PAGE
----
US Need for Housing Market Backstop Drives Fannie Mae Stock
Since reaching a recent high of $2.33 a share on May 26, Fannie Mae (FNMA) stock has dropped by about 13%, including a one-day plunge of more than 7% on Thursday. Investors are worried that a second wave of the COVID-19 pandemic could put pressure on the balance sheet of Fannie and its partner, Freddie Mac (FMCC) and delay their exit from conservatorship.
The Federal Housing Finance Agency (FHFA) has been seeking comments on potential new public offerings for Fannie Mae and Freddie Mac stock.
FHFA Director Mark Calabria told the Senate Committee on Banking, Housing and Urban Affairs earlier this week that he is “encouraged” by the steps the government-sponsored enterprises (GSEs) have taken so far to prop up the U.S. housing finance market. He also said that the financial crisis caused by the COVID-19 outbreak “is not over” and the full economic and financial effects of the crisis are “not yet known.”
Calabria warned the Senators: “The future state of the labor market remains uncertain. The mortgage market is still under stress.”
What Are Those Stresses?
The swift onset of job losses due to the coronavirus outbreak led to the adoption of temporary forbearance measures designed to keep homeowners and renters in their homes until the economy could right itself. Those measures, however, could have forced many mortgage loan servicers into a liquidity crisis. They are required to make monthly payments to purchasers of Fannie’s mortgage-backed securities regardless of whether they get paid by the borrowers.
FHFA addressed this threat by establishing a four-month advance obligation limit for Fannie Mae scheduled servicing, a period equal to the limit for Freddie Mac services. FHFA also permitted Fannie and Freddie for a limited period to purchase certain single-family mortgages in forbearance that meet their criteria.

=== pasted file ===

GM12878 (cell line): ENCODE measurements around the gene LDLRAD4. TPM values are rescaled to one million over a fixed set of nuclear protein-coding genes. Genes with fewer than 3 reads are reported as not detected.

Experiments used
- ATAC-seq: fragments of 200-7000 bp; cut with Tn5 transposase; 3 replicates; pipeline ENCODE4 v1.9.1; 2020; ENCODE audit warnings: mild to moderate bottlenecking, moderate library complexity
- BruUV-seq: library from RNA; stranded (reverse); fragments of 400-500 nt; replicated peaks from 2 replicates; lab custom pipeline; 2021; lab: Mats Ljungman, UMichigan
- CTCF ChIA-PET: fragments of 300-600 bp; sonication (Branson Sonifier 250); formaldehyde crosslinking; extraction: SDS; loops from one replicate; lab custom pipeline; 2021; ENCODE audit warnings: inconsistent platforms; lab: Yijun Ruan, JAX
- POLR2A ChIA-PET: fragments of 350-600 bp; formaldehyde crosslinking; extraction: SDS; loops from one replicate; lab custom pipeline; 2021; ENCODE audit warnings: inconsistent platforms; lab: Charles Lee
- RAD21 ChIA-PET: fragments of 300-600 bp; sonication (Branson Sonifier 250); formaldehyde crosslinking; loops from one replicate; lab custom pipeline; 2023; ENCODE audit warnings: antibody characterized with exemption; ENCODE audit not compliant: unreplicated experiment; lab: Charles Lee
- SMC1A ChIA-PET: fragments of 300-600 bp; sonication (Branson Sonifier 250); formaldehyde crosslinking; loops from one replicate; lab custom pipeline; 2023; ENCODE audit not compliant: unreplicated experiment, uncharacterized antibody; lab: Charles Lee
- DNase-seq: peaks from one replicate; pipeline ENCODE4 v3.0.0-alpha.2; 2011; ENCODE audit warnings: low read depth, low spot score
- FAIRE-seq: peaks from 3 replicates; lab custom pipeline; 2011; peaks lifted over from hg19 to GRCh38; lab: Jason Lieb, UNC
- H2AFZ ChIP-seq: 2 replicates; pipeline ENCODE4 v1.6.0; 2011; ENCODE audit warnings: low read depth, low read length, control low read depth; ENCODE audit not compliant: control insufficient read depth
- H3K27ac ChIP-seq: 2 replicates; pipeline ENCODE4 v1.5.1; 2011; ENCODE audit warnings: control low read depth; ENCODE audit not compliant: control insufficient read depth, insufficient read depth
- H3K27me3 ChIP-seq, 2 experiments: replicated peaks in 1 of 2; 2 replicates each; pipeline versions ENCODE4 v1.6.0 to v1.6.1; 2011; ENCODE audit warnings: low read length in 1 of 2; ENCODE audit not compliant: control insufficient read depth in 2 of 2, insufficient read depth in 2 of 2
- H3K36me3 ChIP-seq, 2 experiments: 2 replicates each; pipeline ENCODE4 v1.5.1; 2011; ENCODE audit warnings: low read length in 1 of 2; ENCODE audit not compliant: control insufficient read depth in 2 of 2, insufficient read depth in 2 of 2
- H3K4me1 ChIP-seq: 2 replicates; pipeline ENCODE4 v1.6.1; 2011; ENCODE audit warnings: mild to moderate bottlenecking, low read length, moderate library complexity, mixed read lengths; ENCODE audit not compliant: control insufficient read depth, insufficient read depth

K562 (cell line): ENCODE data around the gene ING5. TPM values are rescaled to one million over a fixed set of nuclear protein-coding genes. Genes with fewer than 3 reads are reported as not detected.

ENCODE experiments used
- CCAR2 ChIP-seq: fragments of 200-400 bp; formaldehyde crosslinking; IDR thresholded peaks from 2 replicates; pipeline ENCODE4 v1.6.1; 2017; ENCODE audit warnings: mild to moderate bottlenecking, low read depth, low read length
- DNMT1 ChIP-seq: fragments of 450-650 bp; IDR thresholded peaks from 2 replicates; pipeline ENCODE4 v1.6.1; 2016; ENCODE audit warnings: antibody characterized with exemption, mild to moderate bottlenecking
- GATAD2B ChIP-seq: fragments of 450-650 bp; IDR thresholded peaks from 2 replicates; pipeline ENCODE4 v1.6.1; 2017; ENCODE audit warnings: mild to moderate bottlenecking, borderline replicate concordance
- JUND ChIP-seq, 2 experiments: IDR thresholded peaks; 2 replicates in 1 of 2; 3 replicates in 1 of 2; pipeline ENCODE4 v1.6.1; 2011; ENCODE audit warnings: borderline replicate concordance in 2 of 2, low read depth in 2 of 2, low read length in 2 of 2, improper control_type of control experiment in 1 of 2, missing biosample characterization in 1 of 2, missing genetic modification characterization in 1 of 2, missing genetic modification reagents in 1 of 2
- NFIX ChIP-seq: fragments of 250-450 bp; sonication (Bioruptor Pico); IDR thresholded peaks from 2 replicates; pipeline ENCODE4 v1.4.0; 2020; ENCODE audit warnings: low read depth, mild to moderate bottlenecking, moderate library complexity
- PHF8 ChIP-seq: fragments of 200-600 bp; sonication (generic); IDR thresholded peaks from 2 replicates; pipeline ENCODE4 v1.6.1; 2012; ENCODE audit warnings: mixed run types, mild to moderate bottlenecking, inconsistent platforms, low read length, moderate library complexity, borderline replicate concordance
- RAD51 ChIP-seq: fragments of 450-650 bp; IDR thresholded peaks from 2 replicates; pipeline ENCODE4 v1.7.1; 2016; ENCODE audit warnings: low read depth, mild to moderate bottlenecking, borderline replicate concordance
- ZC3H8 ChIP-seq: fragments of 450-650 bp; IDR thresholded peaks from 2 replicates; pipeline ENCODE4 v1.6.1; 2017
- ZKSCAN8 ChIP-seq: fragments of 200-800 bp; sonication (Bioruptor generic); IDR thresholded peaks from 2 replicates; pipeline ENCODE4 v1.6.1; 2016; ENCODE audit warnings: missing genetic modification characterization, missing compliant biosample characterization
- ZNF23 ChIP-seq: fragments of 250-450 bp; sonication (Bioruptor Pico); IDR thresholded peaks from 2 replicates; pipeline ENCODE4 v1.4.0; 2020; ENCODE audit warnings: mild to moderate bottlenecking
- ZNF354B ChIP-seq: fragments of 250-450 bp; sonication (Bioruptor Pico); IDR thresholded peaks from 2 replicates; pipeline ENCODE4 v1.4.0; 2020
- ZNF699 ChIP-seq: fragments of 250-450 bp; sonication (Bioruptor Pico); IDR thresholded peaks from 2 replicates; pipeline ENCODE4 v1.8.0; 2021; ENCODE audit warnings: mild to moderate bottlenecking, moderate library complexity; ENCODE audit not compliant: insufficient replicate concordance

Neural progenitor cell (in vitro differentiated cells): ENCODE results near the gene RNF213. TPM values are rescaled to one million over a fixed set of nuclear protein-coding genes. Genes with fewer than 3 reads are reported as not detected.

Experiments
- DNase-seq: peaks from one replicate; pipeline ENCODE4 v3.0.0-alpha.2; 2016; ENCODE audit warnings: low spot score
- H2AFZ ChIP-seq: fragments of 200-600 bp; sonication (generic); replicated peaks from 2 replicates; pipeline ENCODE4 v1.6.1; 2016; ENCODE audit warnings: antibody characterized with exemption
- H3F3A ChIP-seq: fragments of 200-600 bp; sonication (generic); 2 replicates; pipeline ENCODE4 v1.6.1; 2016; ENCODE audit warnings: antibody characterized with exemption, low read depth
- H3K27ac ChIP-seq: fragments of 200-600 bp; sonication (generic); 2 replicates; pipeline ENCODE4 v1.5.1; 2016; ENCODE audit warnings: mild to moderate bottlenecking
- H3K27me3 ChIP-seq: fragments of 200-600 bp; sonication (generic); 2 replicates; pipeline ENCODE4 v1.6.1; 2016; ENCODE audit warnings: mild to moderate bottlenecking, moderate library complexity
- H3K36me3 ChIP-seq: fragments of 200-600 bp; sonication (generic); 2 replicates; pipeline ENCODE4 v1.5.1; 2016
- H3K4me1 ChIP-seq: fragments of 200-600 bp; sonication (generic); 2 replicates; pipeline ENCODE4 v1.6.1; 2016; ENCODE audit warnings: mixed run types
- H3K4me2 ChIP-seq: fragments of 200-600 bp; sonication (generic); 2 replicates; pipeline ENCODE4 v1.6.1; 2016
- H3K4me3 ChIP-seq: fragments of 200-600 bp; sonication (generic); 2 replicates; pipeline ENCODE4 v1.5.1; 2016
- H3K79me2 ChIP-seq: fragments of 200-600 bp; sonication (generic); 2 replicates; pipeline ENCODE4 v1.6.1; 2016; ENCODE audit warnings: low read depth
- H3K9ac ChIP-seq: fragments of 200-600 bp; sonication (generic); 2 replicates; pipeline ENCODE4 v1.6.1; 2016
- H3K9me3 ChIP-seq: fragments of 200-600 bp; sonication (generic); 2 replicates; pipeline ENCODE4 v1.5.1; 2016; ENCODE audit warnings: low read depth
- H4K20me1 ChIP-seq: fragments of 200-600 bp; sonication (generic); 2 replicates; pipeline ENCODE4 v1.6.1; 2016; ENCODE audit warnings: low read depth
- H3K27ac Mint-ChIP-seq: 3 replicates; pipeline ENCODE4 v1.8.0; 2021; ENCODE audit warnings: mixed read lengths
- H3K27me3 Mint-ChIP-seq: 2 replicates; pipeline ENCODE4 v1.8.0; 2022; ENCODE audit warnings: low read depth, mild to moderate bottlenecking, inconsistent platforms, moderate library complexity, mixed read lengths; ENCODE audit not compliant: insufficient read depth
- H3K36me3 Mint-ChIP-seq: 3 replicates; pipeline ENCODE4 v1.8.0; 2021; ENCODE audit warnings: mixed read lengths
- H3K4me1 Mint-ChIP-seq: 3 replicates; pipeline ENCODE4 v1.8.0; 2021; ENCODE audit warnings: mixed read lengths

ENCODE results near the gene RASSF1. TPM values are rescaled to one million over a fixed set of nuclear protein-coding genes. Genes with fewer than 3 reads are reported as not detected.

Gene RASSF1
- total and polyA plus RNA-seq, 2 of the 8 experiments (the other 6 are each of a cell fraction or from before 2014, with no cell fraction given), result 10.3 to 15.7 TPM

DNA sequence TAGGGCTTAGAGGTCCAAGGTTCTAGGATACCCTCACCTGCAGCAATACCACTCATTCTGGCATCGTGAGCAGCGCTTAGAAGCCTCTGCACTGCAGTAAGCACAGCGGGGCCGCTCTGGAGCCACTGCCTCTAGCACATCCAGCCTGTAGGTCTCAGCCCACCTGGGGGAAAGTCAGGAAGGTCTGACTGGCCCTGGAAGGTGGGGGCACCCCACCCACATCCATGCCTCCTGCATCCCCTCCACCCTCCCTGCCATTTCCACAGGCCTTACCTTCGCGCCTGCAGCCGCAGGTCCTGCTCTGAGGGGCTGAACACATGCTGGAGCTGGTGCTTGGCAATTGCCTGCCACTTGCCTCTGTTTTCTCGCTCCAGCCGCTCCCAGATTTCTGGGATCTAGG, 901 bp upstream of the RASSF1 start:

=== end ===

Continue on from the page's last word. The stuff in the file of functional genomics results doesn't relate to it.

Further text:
The two GSEs are on the hook for total monthly principal and interest payments of about $32 billion. About 40% of the total ($13 billion) is the responsibility of Fannie and Freddie, and about $11 billion is down to banks. The remaining $8 billion in monthly obligations is the responsibility of nonbank lenders.
According to Calabria, about 6.4% of the two GSEs’ portfolios are in forbearance. Assuming a nonbank’s portfolio to include 6.5% of its loans in forbearance, these lenders would be obligated to pay about $520 million a month, for a total four-month obligation of some $2.1 billion.
If the forbearance rate were to rise to 15%, nonbank obligations would soar to roughly $1.2 billion a month. Calabria noted that the percentage of nonbank loan portfolios in forbearance was about 9.4% as of May 24, according to data from the Mortgage Bankers Association.
What All This Has to Do With Fannie’s Stock Price
The Trump administration plan for exiting the GSEs’ conservatorships has three basic parts. First, return Fannie and Freddie to private control after recapitalizing them. Second, create an explicit federal guarantee of the mortgage-backed securities issued by the two GSEs. Third, create more private companies to compete with Fannie and Freddie for mortgage purchases.
It is widely believed that in order to achieve the first step in the plan, Fannie and Freddie will need to raise $240 billion in capital to meet a 3.85% ratio of equity to assets. The only realistic way to achieve that is through a public offering of stock.
The second step in the plan is more difficult because only Congress can provide the explicit guarantee that investors want. In both the financial crisis of 2008–2009 and the current pandemic, the federal government acted to preserve Fannie and Freddie, even without an explicit guarantee.
The reality is that a collapse of the $16 trillion mortgage market is unthinkable, and investors know it. An explicit guarantee would allow the government to set a realistic equity-to-asset ratio to shore up the mortgage market in times of crisis.
Creating competitors to Fannie and Freddie implies offering the same federal guarantee and, again, Congress would have to approve that. In a divided Congress, such an agreement has little chance of success.
There are optimists who think that shares of Fannie and Freddie are underpriced and have plenty of long-term upside.